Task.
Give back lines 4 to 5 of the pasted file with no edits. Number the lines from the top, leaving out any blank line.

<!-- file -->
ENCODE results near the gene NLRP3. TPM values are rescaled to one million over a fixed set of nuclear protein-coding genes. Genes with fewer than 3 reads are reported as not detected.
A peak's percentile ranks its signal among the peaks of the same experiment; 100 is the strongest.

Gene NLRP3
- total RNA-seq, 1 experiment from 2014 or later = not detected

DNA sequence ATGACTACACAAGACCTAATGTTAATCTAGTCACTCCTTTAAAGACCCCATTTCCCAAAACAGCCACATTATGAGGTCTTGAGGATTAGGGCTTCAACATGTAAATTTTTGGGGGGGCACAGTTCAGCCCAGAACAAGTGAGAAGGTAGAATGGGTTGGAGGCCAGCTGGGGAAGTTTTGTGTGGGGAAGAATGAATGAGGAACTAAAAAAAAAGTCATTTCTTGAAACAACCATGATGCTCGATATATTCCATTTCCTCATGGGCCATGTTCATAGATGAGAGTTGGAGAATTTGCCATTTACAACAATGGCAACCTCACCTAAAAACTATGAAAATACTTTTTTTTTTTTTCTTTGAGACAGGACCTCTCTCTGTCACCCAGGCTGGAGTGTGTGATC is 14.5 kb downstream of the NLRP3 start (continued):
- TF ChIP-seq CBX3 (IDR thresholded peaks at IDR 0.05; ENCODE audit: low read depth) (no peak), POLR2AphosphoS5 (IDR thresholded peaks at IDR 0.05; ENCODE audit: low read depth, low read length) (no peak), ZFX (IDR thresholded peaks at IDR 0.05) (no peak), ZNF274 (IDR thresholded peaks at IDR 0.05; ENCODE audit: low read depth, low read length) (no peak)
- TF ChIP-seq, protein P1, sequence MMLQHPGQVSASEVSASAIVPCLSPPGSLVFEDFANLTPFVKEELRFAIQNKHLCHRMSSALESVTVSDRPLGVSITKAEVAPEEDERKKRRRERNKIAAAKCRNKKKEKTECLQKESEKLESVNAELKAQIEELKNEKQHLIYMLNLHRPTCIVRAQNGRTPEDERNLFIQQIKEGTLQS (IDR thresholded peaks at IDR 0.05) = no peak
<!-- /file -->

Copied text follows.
- total RNA-seq, 1 experiment from 2014 or later = not detected

DNA sequence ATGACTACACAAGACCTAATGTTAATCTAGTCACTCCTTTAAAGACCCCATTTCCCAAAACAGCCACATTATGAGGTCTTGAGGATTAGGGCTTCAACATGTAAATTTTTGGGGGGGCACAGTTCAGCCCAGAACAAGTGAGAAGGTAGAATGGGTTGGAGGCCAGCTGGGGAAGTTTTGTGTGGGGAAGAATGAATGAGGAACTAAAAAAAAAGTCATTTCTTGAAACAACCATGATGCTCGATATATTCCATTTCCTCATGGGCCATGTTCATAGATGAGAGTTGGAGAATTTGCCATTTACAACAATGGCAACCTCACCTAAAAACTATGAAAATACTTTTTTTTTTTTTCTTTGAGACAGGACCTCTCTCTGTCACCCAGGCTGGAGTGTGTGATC is 14.5 kb downstream of the NLRP3 start (continued):